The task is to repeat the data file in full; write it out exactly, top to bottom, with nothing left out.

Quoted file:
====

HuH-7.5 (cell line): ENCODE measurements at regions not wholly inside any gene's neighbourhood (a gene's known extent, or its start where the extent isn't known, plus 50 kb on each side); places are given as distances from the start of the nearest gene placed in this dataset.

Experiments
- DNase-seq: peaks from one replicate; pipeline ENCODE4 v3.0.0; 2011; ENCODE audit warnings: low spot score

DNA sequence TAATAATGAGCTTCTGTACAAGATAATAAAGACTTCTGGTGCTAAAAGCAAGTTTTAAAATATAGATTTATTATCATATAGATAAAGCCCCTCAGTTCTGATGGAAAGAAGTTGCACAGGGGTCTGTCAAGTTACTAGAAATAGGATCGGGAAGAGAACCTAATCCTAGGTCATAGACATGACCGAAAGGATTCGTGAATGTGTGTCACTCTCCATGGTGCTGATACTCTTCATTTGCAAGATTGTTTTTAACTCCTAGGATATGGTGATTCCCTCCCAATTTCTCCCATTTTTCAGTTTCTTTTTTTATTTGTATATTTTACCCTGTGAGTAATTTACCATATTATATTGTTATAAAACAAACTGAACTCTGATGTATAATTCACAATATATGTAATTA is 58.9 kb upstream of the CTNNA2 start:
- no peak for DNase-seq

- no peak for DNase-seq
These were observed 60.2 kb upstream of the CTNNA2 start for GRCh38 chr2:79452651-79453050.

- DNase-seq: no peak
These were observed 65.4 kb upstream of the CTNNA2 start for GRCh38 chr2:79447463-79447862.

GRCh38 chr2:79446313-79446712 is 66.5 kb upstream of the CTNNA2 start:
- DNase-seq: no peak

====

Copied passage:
HuH-7.5 (cell line): ENCODE measurements at regions not wholly inside any gene's neighbourhood (a gene's known extent, or its start where the extent isn't known, plus 50 kb on each side); places are given as distances from the start of the nearest gene placed in this dataset.

Experiments
- DNase-seq: peaks from one replicate; pipeline ENCODE4 v3.0.0; 2011; ENCODE audit warnings: low spot score

DNA sequence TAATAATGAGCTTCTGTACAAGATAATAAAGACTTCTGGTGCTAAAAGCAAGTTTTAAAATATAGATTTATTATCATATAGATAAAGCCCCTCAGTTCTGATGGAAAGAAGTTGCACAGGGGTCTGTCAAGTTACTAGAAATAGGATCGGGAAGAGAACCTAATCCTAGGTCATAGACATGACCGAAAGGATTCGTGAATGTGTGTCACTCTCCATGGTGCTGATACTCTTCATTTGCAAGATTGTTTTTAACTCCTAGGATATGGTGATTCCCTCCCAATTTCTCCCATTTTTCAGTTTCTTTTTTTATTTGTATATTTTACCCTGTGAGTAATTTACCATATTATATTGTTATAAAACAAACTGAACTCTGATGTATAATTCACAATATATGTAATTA is 58.9 kb upstream of the CTNNA2 start:
- no peak for DNase-seq

- no peak for DNase-seq
These were observed 60.2 kb upstream of the CTNNA2 start for GRCh38 chr2:79452651-79453050.

- DNase-seq: no peak
These were observed 65.4 kb upstream of the CTNNA2 start for GRCh38 chr2:79447463-79447862.

GRCh38 chr2:79446313-79446712 is 66.5 kb upstream of the CTNNA2 start:
- DNase-seq: no peak